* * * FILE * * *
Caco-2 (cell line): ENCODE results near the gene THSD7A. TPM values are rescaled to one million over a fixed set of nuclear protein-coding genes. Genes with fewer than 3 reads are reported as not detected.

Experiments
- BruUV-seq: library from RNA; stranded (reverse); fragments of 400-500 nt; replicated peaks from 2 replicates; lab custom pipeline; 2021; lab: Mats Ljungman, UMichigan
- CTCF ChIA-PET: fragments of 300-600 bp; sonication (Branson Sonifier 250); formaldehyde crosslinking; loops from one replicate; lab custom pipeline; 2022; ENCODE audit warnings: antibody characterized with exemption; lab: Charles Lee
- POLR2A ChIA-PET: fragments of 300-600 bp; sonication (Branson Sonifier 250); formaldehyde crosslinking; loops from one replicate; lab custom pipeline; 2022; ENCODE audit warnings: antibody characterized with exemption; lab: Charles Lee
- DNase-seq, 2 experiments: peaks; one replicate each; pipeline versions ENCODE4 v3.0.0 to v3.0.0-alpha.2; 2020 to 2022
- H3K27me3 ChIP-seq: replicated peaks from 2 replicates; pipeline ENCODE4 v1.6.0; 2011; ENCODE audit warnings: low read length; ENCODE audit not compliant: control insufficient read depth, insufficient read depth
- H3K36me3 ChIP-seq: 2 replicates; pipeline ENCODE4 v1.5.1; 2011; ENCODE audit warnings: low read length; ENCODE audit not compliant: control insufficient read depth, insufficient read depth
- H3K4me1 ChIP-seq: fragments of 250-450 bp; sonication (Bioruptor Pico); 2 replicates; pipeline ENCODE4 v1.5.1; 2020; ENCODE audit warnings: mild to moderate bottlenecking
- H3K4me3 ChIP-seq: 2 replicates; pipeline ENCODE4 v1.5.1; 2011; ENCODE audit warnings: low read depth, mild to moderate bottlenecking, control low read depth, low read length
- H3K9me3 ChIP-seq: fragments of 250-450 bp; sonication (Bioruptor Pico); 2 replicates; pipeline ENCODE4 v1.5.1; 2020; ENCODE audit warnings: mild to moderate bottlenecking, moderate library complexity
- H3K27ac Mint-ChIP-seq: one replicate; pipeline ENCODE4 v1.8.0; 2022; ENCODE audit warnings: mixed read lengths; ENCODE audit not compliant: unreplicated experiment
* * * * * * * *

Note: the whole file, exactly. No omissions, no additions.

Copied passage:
Caco-2 (cell line): ENCODE results near the gene THSD7A. TPM values are rescaled to one million over a fixed set of nuclear protein-coding genes. Genes with fewer than 3 reads are reported as not detected.

Experiments
- BruUV-seq: library from RNA; stranded (reverse); fragments of 400-500 nt; replicated peaks from 2 replicates; lab custom pipeline; 2021; lab: Mats Ljungman, UMichigan
- CTCF ChIA-PET: fragments of 300-600 bp; sonication (Branson Sonifier 250); formaldehyde crosslinking; loops from one replicate; lab custom pipeline; 2022; ENCODE audit warnings: antibody characterized with exemption; lab: Charles Lee
- POLR2A ChIA-PET: fragments of 300-600 bp; sonication (Branson Sonifier 250); formaldehyde crosslinking; loops from one replicate; lab custom pipeline; 2022; ENCODE audit warnings: antibody characterized with exemption; lab: Charles Lee
- DNase-seq, 2 experiments: peaks; one replicate each; pipeline versions ENCODE4 v3.0.0 to v3.0.0-alpha.2; 2020 to 2022
- H3K27me3 ChIP-seq: replicated peaks from 2 replicates; pipeline ENCODE4 v1.6.0; 2011; ENCODE audit warnings: low read length; ENCODE audit not compliant: control insufficient read depth, insufficient read depth
- H3K36me3 ChIP-seq: 2 replicates; pipeline ENCODE4 v1.5.1; 2011; ENCODE audit warnings: low read length; ENCODE audit not compliant: control insufficient read depth, insufficient read depth
- H3K4me1 ChIP-seq: fragments of 250-450 bp; sonication (Bioruptor Pico); 2 replicates; pipeline ENCODE4 v1.5.1; 2020; ENCODE audit warnings: mild to moderate bottlenecking
- H3K4me3 ChIP-seq: 2 replicates; pipeline ENCODE4 v1.5.1; 2011; ENCODE audit warnings: low read depth, mild to moderate bottlenecking, control low read depth, low read length
- H3K9me3 ChIP-seq: fragments of 250-450 bp; sonication (Bioruptor Pico); 2 replicates; pipeline ENCODE4 v1.5.1; 2020; ENCODE audit warnings: mild to moderate bottlenecking, moderate library complexity
- H3K27ac Mint-ChIP-seq: one replicate; pipeline ENCODE4 v1.8.0; 2022; ENCODE audit warnings: mixed read lengths; ENCODE audit not compliant: unreplicated experiment